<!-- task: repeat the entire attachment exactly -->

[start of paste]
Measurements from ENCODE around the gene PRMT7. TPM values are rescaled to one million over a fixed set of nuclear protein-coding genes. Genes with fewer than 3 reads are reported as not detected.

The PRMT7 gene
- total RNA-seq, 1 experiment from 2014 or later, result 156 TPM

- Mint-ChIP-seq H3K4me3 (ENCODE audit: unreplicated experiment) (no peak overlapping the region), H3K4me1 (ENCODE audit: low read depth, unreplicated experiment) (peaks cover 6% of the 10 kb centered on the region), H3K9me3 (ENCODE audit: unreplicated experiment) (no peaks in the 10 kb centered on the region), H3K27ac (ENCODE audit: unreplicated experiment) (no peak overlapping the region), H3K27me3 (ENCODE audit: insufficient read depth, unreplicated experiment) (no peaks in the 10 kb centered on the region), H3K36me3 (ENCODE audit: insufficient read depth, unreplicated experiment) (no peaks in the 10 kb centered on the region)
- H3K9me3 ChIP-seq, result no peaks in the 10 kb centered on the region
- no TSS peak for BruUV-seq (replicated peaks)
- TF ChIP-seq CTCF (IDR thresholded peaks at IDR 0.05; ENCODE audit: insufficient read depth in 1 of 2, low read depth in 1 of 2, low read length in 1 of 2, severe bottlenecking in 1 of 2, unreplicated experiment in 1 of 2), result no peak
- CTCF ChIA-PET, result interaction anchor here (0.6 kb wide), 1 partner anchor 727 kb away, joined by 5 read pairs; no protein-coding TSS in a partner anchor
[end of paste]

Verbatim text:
Measurements from ENCODE around the gene PRMT7. TPM values are rescaled to one million over a fixed set of nuclear protein-coding genes. Genes with fewer than 3 reads are reported as not detected.

The PRMT7 gene
- total RNA-seq, 1 experiment from 2014 or later, result 156 TPM

- Mint-ChIP-seq H3K4me3 (ENCODE audit: unreplicated experiment) (no peak overlapping the region), H3K4me1 (ENCODE audit: low read depth, unreplicated experiment) (peaks cover 6% of the 10 kb centered on the region), H3K9me3 (ENCODE audit: unreplicated experiment) (no peaks in the 10 kb centered on the region), H3K27ac (ENCODE audit: unreplicated experiment) (no peak overlapping the region), H3K27me3 (ENCODE audit: insufficient read depth, unreplicated experiment) (no peaks in the 10 kb centered on the region), H3K36me3 (ENCODE audit: insufficient read depth, unreplicated experiment) (no peaks in the 10 kb centered on the region)
- H3K9me3 ChIP-seq, result no peaks in the 10 kb centered on the region
- no TSS peak for BruUV-seq (replicated peaks)
- TF ChIP-seq CTCF (IDR thresholded peaks at IDR 0.05; ENCODE audit: insufficient read depth in 1 of 2, low read depth in 1 of 2, low read length in 1 of 2, severe bottlenecking in 1 of 2, unreplicated experiment in 1 of 2), result no peak
- CTCF ChIA-PET, result interaction anchor here (0.6 kb wide), 1 partner anchor 727 kb away, joined by 5 read pairs; no protein-coding TSS in a partner anchor